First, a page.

Patients with decompensated cirrhosis have a tendency to develop bacterial infections due to dysfunction at different levels of the immune response, leading to acute exacerbation of the disease, in which about one third of patients develop [acute-on-chronic liver failure (ACLF)]. ACLF syndrome is a high mortality disease. In addition, bacterial infections also worsen long-term outcomes and are considered an important aggravating factor in the course of the disease. Bacterial translocation (BT) is a crucial mechanism for the development of infections. Impairment of intestinal barrier function worsens as the disease progresses and during the acute episode of decompensation, bacteria and immunologically active bacterial products enter the circulation and contribute to the development of multiple organ failure, or ACLF. At the same time, the systemic inflammatory response (SIRS), through the damaging effect of inflammatory cytokines on intestinal epithelial cells, impairs the intestinal barrier function and thus enhances BT. Early and effective diagnosis and reliable prediction of bacterial infections in cirrhosis of the liver are key to controlling complications, slowing progression, and reducing mortality.
Prospective follow-up and progression of bacterial infections, as well as a better understanding of the cirrhosis-associated immune-dysfunction (CAID) syndrome provide insight into the details of altered defenses against bacterial infections, allowing the clinical significance of each sub-process to be explored. This may, on the one hand, facilitate the design of new non-antibiotic supportive treatments. In the advanced stage of disease, when improvement of liver function is no longer possible without liver transplantation, correction of CAID components may reduce the incidence of emerging and predominantly fatal infections and thus contribute to improved waiting list survival. On the other hand, it enables everyday clinical practice to introduce new biomarkers that enable reliable prediction of infectious episodes. This will help to select the patient group most at risk for infections, which should be followed closely and given supportive care and / or prophylactic antibiotic therapy. The importance of more effective antibiotic prophylaxis design in cirrhosis of the liver is underlined by the growing problem of bacterial resistance.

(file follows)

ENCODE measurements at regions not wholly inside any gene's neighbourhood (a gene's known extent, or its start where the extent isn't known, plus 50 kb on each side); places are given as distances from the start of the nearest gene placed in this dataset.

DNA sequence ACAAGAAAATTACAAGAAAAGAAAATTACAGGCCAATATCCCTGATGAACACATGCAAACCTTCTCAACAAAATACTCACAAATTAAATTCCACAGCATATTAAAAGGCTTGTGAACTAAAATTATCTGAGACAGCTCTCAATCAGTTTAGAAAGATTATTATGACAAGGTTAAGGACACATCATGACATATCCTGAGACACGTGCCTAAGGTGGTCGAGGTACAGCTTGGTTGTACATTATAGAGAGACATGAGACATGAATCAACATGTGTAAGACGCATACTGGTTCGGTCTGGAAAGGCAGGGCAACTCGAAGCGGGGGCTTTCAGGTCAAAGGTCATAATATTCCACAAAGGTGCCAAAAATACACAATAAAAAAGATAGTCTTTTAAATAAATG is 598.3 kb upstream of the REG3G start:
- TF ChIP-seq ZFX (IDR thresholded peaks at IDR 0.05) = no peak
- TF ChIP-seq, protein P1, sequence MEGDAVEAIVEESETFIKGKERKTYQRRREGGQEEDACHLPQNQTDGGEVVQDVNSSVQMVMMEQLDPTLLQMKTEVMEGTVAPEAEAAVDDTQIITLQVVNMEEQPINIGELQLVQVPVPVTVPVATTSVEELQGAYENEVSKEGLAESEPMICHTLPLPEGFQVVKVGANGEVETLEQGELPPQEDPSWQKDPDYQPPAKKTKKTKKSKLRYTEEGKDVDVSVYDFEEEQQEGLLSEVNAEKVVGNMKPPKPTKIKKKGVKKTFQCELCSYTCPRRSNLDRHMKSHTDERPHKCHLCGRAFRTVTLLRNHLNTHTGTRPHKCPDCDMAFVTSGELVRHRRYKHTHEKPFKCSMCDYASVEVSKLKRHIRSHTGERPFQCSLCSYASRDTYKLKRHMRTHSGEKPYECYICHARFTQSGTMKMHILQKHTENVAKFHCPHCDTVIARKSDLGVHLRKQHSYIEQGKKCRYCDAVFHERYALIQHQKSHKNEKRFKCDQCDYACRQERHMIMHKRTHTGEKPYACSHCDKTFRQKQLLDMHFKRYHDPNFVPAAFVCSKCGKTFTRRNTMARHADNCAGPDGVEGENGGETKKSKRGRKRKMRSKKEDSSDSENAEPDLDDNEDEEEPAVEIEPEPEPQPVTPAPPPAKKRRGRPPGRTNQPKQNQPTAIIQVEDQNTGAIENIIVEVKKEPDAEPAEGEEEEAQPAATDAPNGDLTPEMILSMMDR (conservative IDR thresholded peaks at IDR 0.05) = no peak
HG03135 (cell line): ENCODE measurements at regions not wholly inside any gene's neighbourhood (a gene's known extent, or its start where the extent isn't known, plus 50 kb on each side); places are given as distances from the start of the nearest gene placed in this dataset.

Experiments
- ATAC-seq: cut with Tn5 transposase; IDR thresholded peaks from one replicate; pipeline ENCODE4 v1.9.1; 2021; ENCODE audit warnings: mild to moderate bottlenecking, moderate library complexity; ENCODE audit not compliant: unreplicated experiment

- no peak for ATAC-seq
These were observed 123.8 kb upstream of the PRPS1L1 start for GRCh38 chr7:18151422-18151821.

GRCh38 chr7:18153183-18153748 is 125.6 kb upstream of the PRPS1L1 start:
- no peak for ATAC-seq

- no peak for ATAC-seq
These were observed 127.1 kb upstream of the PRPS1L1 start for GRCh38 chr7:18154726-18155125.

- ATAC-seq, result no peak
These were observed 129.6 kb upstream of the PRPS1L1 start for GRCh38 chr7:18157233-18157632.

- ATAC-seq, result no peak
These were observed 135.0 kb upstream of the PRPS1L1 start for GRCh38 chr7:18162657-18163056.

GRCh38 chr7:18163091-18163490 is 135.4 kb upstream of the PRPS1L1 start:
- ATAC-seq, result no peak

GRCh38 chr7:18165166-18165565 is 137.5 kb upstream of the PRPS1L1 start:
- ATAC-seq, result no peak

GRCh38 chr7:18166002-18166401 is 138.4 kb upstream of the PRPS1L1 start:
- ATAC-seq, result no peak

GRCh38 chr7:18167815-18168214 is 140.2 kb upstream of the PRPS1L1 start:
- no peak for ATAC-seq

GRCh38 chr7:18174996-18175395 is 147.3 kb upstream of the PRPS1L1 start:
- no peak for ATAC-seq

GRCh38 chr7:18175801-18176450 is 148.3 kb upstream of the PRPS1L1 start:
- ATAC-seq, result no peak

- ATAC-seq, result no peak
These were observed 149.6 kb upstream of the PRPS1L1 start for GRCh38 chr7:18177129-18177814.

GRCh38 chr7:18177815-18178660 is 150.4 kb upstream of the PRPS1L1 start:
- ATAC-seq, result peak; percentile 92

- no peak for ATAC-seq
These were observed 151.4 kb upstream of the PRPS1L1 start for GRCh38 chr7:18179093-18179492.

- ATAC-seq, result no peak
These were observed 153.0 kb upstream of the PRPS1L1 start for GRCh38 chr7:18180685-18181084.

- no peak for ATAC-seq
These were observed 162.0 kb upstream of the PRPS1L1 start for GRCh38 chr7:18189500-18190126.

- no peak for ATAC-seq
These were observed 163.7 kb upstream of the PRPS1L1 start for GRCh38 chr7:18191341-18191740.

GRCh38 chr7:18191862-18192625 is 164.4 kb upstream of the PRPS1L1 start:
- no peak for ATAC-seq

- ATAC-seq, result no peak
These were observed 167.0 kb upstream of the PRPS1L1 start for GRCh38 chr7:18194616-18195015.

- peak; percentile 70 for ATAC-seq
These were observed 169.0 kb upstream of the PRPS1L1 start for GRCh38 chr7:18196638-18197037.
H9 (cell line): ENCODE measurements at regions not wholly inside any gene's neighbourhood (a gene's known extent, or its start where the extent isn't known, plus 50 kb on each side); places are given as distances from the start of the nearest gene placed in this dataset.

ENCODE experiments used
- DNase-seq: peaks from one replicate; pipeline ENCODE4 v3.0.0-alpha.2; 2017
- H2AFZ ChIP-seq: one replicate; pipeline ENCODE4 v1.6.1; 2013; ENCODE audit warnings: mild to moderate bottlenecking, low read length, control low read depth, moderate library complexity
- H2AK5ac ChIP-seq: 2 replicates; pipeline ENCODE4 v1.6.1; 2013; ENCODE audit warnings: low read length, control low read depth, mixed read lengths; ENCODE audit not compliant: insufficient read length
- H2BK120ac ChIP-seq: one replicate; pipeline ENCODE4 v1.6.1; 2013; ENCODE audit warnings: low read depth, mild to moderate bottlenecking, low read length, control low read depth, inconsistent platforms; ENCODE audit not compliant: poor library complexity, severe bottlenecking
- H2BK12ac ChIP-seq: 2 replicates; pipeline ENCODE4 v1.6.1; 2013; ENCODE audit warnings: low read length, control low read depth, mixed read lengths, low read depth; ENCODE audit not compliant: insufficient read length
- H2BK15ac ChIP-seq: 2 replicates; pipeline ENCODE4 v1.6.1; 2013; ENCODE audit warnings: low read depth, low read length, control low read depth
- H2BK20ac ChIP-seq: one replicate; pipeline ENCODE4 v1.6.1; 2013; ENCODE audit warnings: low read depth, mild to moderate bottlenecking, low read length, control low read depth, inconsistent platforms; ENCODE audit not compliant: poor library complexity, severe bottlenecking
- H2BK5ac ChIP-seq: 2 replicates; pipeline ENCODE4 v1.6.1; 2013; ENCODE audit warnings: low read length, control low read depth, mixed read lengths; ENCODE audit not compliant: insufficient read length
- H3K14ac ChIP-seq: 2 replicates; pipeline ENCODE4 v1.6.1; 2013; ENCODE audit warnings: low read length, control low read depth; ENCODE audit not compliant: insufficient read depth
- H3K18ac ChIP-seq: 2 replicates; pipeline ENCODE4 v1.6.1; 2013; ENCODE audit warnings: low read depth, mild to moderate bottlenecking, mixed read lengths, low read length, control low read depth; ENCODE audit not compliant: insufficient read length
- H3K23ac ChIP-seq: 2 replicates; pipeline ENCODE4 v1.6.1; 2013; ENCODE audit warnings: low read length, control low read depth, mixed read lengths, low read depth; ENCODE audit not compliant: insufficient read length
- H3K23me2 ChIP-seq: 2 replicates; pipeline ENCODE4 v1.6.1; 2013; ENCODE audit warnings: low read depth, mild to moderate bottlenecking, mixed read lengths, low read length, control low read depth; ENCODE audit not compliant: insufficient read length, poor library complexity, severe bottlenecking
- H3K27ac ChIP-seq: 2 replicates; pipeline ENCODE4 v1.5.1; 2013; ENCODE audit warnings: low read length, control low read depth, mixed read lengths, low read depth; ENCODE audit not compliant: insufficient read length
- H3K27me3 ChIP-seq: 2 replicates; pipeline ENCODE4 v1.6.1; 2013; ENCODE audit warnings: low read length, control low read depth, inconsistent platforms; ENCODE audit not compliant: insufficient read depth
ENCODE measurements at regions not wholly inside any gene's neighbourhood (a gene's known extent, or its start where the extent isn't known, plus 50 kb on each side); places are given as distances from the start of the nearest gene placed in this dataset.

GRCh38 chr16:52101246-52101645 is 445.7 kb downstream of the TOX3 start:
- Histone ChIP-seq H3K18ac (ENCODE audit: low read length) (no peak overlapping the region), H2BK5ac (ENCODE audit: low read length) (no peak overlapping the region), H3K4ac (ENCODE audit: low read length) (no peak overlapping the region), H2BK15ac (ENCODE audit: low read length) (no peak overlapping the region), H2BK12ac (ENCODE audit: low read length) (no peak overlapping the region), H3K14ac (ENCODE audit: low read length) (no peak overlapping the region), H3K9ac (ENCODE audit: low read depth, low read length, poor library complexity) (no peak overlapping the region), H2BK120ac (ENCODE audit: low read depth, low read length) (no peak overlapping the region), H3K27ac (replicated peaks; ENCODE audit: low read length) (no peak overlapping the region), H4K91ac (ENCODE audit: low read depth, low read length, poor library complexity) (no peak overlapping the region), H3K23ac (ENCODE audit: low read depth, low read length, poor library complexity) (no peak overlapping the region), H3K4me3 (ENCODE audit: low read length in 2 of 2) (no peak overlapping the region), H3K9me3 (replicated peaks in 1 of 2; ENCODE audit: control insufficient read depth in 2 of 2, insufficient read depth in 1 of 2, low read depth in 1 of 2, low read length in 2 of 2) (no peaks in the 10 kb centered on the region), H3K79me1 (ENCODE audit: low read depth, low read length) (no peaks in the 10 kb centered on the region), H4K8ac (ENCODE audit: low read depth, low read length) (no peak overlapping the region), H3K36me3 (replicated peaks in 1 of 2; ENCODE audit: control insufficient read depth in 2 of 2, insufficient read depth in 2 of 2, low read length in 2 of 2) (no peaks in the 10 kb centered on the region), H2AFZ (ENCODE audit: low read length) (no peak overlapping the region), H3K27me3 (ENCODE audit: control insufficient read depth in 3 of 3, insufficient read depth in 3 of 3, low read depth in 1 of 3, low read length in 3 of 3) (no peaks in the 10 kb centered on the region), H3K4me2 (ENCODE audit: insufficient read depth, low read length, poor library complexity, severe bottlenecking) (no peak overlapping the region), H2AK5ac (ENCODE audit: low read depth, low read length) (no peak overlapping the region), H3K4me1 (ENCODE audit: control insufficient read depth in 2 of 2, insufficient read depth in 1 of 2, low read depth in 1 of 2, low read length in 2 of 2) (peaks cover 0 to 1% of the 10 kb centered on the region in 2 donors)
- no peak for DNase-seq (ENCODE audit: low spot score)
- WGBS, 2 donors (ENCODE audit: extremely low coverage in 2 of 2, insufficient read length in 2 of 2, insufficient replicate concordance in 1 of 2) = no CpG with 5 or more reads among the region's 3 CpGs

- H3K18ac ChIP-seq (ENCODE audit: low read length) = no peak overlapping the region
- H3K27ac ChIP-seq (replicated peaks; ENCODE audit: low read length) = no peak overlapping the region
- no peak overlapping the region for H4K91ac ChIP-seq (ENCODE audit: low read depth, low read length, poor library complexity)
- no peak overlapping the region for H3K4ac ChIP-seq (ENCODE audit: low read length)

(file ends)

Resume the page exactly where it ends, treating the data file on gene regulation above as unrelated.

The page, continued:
Long-term prospective monitoring of the development and course of decompensated cirrhosis of the liver and its associated biobank, and the identification of serologic factors that reliably reflect CAID syndrome and the risk of congenital genetic, more effective antibiotic prophylaxis planning, and the development of new non-antibiotic-based supportive treatments for cirrhosis of the liver.